In a move recurring throughout the state because of a severe budget crisis, the wealthy Beverly Hills school district plans to kick out 400 elementary students who live outside the district. The new policy will not affect non-district students in high school.
The issue has inflamed sentiment in this exclusive community, which has long boasted schools that are recognized for excellence. They offer a rich menu of extracurricular activities ranging from madrigal singers to water polo in the renowned “swim gym”—an indoor basketball court that retracts to reveal a pool underneath.
But petitions, Facebook threats and name-calling are what have been on display in recent months. Police attended Tuesday’s meeting in case tempers flared into unruly conduct, but the audience remained largely civil. Board President Steven Fenton ejected two audience members for heckling members of the board.
Former Mayor Robert K. Tanenbaum presented the school board with a petition signed by 2,600 residents in favor of allowing the so-called permit students to matriculate.
“We made a commitment to these children when we needed the dollars. The children are not expendable. They are not financial assets,” he said, to a standing ovation.
Some Beverly Hills residents spoke in favor of the board’s proposed action to end the “opportunity permit” policy.
“This is a community trying to take care of its own, and there’s nothing wrong with that,” Genevieve Peters said.
Most of the permit students live in well-to-do neighborhoods that surround Beverly Hills, according to AP. They can go to private school or attend a beleaguered school in the Los Angeles Unified School District, which boasts a 33 percent dropout rate. At least one family mentioned in the article plans to rent an apartment in Beverly Hills to stay in the school district.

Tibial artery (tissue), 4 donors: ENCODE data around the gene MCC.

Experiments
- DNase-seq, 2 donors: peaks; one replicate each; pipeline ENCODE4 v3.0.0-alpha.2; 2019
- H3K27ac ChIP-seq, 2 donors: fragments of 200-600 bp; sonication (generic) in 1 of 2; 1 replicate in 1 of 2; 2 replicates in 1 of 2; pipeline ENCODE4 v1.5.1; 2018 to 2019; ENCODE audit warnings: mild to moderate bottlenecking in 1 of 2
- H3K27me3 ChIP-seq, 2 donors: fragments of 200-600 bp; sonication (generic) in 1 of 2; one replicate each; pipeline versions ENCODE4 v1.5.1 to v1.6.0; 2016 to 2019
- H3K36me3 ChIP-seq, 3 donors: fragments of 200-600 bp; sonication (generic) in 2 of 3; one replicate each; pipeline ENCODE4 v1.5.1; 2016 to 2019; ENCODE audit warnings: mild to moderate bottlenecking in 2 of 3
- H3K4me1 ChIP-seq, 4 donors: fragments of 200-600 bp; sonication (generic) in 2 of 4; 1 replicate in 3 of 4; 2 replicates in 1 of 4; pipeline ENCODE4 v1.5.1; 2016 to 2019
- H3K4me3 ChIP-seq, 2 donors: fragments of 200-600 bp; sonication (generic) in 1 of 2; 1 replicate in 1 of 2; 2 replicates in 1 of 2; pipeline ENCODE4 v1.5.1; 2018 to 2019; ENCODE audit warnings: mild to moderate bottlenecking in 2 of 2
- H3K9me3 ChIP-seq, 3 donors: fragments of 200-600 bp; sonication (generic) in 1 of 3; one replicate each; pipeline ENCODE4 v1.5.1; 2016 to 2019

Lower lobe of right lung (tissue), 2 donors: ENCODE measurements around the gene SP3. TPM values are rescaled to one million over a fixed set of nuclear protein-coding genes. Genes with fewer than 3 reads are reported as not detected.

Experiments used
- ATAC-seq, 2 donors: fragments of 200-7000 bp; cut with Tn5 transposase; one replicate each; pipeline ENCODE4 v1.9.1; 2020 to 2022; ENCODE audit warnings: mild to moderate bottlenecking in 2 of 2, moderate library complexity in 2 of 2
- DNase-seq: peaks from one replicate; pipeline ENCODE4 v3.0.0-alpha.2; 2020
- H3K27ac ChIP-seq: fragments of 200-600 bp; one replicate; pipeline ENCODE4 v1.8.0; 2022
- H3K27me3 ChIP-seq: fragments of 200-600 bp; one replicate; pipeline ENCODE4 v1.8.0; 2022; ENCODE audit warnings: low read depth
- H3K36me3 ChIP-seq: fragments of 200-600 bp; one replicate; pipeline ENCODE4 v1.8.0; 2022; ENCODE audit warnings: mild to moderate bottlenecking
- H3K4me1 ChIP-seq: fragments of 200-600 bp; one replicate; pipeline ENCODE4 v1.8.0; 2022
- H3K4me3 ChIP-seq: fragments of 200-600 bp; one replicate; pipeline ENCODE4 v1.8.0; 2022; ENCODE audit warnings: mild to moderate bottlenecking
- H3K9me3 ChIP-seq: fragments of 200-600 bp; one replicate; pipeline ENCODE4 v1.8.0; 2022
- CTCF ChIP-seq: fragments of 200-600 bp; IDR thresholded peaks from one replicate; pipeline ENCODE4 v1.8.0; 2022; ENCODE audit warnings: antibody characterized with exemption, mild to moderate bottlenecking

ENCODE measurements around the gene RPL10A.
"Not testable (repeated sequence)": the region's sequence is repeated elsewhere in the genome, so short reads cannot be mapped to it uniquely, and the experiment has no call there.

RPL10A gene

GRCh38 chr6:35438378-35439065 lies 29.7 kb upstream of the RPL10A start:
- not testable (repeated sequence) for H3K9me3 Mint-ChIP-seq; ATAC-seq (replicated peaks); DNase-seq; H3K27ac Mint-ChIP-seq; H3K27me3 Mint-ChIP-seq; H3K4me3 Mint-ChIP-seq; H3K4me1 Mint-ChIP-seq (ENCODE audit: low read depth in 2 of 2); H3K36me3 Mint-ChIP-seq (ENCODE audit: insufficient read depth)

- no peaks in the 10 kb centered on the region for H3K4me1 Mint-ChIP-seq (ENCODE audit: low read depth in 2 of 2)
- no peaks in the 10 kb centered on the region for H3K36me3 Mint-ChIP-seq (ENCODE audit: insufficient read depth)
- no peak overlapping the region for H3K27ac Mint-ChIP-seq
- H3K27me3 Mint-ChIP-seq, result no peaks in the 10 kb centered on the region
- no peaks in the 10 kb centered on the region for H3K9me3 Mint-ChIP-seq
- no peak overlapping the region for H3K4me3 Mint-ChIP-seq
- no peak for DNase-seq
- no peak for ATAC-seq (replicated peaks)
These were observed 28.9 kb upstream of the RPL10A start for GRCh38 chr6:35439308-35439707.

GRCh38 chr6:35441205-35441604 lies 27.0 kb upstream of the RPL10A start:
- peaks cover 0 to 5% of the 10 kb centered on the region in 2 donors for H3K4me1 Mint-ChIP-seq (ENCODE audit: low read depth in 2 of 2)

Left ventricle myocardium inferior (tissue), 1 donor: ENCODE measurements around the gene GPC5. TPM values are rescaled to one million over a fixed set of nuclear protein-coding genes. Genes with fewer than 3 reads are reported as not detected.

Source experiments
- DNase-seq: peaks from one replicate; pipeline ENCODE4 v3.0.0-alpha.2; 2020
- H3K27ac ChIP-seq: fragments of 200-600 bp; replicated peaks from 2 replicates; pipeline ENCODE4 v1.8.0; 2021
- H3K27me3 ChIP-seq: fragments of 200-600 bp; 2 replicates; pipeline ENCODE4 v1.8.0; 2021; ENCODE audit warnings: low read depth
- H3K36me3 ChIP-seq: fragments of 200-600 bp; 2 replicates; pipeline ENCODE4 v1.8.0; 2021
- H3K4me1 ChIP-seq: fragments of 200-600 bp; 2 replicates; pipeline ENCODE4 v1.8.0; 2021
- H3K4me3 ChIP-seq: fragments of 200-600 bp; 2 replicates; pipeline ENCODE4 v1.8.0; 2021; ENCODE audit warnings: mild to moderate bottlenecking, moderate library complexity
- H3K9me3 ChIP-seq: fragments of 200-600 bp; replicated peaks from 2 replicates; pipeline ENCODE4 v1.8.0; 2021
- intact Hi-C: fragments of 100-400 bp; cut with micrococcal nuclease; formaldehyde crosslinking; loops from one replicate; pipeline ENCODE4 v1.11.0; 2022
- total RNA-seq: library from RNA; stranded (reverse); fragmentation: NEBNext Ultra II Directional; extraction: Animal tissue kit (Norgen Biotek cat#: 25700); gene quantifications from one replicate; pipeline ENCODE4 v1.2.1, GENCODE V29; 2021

The Beverly Hills school district has decided to rely on its own property tax dollars to self-fund its schools rather than accept the state’s $6,239 for each out-of-district student it schools. More from AP:
The situation has cropped up elsewhere in California. With recent cuts in state education spending, wealthy communities are finding that their property taxes earmarked for state education budgets exceed the amount they receive from the state for their schools.
Irvine Unified School District, which also switched to self-financing, ended out-of-district enrollment last year.
First of all, it is a shame that not all schools are like those in Beverly Hills. The facilities alone sound sweet. Also it is disturbing that the best public schools in the country are becoming as inaccessible as the most elite private schools. What say you? How is your school district dealing with this financial crisis?